New Horizons in Regional Science series
Edited by Aura Reggiani and Peter Nijkamp
Chapter 13: Urban Growth and Territorial Dynamics: A Spatial-Econometric Analysis of Spain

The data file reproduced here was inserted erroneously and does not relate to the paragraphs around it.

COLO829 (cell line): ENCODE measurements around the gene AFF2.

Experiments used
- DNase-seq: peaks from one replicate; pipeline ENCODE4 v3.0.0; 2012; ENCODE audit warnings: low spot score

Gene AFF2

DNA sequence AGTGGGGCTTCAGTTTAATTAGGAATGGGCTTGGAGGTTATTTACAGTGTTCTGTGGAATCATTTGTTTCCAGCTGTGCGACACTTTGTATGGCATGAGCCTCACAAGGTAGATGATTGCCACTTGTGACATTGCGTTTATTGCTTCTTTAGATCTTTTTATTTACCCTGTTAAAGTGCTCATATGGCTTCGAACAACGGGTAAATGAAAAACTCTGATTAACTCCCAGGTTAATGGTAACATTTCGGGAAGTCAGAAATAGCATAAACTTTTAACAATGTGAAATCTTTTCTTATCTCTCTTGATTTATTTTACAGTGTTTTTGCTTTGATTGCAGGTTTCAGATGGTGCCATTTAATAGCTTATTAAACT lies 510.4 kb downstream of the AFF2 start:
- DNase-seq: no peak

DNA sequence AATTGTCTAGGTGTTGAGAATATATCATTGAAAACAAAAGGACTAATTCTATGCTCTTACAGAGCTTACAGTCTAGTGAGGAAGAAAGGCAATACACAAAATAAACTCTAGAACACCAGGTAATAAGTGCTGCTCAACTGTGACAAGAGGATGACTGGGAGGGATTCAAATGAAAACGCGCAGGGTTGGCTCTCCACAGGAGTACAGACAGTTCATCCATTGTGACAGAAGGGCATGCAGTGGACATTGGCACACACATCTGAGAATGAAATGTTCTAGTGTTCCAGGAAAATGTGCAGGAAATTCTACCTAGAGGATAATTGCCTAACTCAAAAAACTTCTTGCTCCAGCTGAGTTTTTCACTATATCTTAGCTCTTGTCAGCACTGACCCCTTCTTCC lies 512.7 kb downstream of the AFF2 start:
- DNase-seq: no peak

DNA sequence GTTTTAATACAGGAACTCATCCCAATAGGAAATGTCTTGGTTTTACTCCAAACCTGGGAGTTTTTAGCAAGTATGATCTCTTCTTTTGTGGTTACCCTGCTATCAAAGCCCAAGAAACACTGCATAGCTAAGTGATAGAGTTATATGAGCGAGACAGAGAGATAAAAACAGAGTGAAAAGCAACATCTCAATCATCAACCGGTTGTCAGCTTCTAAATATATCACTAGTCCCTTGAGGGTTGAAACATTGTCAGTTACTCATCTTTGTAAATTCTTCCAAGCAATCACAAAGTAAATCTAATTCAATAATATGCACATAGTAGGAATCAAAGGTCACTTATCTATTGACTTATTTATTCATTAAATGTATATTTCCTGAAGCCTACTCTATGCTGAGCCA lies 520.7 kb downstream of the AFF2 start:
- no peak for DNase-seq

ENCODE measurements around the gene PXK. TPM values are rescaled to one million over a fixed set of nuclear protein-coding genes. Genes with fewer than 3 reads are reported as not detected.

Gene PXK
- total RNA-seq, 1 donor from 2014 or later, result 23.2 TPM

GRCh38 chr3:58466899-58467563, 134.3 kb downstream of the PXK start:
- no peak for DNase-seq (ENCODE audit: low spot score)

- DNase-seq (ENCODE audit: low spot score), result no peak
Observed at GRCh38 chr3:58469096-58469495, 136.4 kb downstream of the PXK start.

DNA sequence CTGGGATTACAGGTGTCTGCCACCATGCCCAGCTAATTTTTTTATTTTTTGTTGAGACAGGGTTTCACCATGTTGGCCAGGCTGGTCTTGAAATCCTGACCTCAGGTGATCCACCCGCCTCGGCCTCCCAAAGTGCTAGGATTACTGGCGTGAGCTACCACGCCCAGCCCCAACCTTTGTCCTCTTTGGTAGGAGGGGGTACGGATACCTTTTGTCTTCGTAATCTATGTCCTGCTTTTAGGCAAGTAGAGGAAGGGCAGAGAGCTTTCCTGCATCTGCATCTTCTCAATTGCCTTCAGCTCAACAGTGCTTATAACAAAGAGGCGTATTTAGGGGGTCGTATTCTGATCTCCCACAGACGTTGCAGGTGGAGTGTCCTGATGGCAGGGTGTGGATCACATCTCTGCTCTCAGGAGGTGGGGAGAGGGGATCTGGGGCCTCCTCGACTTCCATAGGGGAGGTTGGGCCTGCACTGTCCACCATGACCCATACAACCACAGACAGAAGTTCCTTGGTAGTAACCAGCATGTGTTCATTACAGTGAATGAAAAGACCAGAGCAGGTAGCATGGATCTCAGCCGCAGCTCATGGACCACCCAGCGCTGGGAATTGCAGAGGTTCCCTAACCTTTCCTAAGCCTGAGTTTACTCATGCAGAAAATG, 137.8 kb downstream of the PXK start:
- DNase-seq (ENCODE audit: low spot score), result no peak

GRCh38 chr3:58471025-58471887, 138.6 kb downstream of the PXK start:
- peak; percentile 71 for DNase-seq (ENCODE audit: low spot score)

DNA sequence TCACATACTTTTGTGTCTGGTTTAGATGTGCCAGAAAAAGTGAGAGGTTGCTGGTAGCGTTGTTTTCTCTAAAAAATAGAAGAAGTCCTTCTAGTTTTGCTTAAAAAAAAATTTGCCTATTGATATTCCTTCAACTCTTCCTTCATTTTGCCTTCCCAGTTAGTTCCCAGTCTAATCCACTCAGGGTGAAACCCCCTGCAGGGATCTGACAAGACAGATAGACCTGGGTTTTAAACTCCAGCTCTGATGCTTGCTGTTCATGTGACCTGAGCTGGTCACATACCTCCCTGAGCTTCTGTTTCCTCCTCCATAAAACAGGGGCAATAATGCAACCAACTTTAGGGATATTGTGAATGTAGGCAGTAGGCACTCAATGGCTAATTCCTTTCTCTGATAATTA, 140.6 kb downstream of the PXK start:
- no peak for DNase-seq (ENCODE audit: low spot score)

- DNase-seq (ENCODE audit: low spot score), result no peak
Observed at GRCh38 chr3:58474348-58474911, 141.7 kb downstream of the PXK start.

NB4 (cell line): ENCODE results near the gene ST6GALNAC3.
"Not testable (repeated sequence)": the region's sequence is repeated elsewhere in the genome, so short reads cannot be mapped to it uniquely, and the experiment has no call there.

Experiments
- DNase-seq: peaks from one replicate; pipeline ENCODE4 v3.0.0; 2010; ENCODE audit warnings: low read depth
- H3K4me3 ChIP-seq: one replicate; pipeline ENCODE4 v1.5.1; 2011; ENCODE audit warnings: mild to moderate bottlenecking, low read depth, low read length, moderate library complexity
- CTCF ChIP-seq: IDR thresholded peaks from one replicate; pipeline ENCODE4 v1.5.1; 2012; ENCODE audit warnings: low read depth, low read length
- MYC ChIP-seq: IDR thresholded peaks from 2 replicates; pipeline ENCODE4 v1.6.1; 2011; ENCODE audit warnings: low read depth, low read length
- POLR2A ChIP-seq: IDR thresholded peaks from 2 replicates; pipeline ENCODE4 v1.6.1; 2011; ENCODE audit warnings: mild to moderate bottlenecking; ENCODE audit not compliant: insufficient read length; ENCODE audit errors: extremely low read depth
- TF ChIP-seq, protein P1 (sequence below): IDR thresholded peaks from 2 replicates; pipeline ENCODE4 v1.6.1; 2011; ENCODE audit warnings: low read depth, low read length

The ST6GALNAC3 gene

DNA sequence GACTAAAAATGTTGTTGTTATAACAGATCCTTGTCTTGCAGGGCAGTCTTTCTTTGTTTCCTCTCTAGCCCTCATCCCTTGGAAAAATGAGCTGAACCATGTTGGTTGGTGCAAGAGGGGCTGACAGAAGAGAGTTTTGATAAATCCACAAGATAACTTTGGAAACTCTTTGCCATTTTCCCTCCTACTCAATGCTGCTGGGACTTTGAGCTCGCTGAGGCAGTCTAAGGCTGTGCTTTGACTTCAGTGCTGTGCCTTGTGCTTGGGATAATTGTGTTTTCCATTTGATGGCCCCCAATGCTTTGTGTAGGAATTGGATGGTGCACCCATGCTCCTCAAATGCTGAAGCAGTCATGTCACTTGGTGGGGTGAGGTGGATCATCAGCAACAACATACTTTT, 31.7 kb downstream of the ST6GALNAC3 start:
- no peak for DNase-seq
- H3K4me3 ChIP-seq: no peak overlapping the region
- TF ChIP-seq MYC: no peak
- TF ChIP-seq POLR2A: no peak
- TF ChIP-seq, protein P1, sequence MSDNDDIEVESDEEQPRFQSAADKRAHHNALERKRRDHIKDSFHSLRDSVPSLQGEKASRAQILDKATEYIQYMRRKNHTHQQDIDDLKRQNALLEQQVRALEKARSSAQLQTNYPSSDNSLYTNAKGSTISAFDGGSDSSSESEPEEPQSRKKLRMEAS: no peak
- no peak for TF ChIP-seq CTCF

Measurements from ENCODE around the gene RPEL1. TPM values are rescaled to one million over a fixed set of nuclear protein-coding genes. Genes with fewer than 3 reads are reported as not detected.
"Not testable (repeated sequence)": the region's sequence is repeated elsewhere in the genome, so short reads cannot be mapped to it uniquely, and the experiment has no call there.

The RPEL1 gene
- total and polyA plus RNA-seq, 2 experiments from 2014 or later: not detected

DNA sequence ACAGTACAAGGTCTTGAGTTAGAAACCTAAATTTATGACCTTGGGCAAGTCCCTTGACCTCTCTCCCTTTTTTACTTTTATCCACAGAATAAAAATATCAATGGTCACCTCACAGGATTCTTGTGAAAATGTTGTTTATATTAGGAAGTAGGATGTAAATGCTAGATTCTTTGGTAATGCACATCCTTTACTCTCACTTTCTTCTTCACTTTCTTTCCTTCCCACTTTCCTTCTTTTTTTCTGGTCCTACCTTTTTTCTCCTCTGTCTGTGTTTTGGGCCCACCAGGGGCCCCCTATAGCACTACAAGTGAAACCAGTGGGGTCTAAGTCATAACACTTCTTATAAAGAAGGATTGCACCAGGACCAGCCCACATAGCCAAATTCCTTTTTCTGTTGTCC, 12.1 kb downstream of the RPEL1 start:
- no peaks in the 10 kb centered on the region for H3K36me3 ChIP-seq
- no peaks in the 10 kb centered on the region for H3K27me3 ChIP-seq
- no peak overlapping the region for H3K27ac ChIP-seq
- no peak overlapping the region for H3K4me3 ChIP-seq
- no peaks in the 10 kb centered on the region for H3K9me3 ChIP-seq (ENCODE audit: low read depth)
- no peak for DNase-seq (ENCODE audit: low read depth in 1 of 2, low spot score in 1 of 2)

José M. Mella-Márquez and Coro Chasco-Yrigoyen 13.1 INTRODUCTION The study of territorial/regional development in Spain has by now a relatively long tradition, especially since the birth in the early 1980s of the autonomous communities (Comunidades Autónomas) or regions, referred to as NUT II.1 There have been plenty of articles and books written about Spanish regional development, and in general they can be considered as a rich economic literature. But when one looks at the regional development topic from the point of view of cities, there are only a few studies and publications are very scarce (Trullén 2002; Trullén et al. 2002; Viladecans 2002; Mayor and López 2003). This chapter tries to improve the knowledge of the Spanish urban system and boost the urban studies in a country that has experienced rapid urbanization within the last four decades. It is evident that, at the international level, this topic has received much more attention (in the European Union: EU, Cheshire 2002; in the USA, Henderson 1986, Glaeser et al. 1992; Henderson et al. 1995; Glaeser 1998, among many other good references). In fact, our intention is to test the same hypothesis as formulated by Cheshire (2002, p. 213): ‘[T]he integration of Europe favours the core regions at the expense of the peripheral ones . . . removing protection as a result of economic integration works to the relative disadvantage of backward, peripheral regions and favours advanced core regions’. Several analyses have been presented in the literature (from Clark et...
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